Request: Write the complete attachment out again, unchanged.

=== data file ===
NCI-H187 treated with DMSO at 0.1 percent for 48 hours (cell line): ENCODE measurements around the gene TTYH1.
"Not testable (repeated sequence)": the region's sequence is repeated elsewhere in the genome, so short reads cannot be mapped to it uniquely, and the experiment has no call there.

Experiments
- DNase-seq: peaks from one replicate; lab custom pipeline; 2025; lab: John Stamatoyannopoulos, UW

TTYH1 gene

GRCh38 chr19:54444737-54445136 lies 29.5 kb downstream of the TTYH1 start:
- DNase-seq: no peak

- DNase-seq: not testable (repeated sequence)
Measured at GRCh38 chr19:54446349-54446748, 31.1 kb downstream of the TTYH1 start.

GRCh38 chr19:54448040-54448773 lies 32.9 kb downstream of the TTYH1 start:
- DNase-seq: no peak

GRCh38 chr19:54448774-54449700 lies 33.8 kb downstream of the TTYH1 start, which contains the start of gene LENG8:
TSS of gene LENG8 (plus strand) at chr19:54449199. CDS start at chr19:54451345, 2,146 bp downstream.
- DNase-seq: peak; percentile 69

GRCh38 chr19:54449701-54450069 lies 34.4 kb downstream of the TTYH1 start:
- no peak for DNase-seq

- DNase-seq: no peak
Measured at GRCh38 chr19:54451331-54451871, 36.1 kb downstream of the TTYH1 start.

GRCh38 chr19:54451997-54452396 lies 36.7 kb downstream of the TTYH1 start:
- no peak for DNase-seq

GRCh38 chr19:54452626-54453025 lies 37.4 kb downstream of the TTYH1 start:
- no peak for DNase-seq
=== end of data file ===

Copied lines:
NCI-H187 treated with DMSO at 0.1 percent for 48 hours (cell line): ENCODE measurements around the gene TTYH1.
"Not testable (repeated sequence)": the region's sequence is repeated elsewhere in the genome, so short reads cannot be mapped to it uniquely, and the experiment has no call there.

Experiments
- DNase-seq: peaks from one replicate; lab custom pipeline; 2025; lab: John Stamatoyannopoulos, UW

TTYH1 gene

GRCh38 chr19:54444737-54445136 lies 29.5 kb downstream of the TTYH1 start:
- DNase-seq: no peak

- DNase-seq: not testable (repeated sequence)
Measured at GRCh38 chr19:54446349-54446748, 31.1 kb downstream of the TTYH1 start.

GRCh38 chr19:54448040-54448773 lies 32.9 kb downstream of the TTYH1 start:
- DNase-seq: no peak

GRCh38 chr19:54448774-54449700 lies 33.8 kb downstream of the TTYH1 start, which contains the start of gene LENG8:
TSS of gene LENG8 (plus strand) at chr19:54449199. CDS start at chr19:54451345, 2,146 bp downstream.
- DNase-seq: peak; percentile 69

GRCh38 chr19:54449701-54450069 lies 34.4 kb downstream of the TTYH1 start:
- no peak for DNase-seq

- DNase-seq: no peak
Measured at GRCh38 chr19:54451331-54451871, 36.1 kb downstream of the TTYH1 start.

GRCh38 chr19:54451997-54452396 lies 36.7 kb downstream of the TTYH1 start:
- no peak for DNase-seq

GRCh38 chr19:54452626-54453025 lies 37.4 kb downstream of the TTYH1 start:
- no peak for DNase-seq